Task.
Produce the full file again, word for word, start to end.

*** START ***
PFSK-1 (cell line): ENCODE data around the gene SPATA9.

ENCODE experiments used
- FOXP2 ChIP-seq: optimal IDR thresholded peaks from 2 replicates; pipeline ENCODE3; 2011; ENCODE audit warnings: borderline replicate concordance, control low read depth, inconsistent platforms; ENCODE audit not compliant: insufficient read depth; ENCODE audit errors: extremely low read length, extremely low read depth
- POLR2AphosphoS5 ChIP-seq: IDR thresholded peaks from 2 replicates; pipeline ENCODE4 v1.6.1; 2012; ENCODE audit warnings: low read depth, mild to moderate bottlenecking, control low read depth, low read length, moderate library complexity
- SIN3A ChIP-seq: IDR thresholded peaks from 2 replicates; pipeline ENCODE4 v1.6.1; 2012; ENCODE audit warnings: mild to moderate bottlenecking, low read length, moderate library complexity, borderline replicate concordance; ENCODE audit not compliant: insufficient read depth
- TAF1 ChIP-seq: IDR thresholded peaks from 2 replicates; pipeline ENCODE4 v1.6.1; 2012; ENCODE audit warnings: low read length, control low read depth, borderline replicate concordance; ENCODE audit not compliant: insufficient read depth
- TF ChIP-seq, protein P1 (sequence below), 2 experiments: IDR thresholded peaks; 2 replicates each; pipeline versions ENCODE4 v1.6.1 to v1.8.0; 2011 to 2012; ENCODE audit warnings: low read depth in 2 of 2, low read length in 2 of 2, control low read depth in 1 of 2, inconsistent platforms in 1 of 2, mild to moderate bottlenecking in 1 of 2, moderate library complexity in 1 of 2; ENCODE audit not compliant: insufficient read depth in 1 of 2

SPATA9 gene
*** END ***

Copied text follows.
PFSK-1 (cell line): ENCODE data around the gene SPATA9.

ENCODE experiments used
- FOXP2 ChIP-seq: optimal IDR thresholded peaks from 2 replicates; pipeline ENCODE3; 2011; ENCODE audit warnings: borderline replicate concordance, control low read depth, inconsistent platforms; ENCODE audit not compliant: insufficient read depth; ENCODE audit errors: extremely low read length, extremely low read depth
- POLR2AphosphoS5 ChIP-seq: IDR thresholded peaks from 2 replicates; pipeline ENCODE4 v1.6.1; 2012; ENCODE audit warnings: low read depth, mild to moderate bottlenecking, control low read depth, low read length, moderate library complexity
- SIN3A ChIP-seq: IDR thresholded peaks from 2 replicates; pipeline ENCODE4 v1.6.1; 2012; ENCODE audit warnings: mild to moderate bottlenecking, low read length, moderate library complexity, borderline replicate concordance; ENCODE audit not compliant: insufficient read depth
- TAF1 ChIP-seq: IDR thresholded peaks from 2 replicates; pipeline ENCODE4 v1.6.1; 2012; ENCODE audit warnings: low read length, control low read depth, borderline replicate concordance; ENCODE audit not compliant: insufficient read depth
- TF ChIP-seq, protein P1 (sequence below), 2 experiments: IDR thresholded peaks; 2 replicates each; pipeline versions ENCODE4 v1.6.1 to v1.8.0; 2011 to 2012; ENCODE audit warnings: low read depth in 2 of 2, low read length in 2 of 2, control low read depth in 1 of 2, inconsistent platforms in 1 of 2, mild to moderate bottlenecking in 1 of 2, moderate library complexity in 1 of 2; ENCODE audit not compliant: insufficient read depth in 1 of 2

SPATA9 gene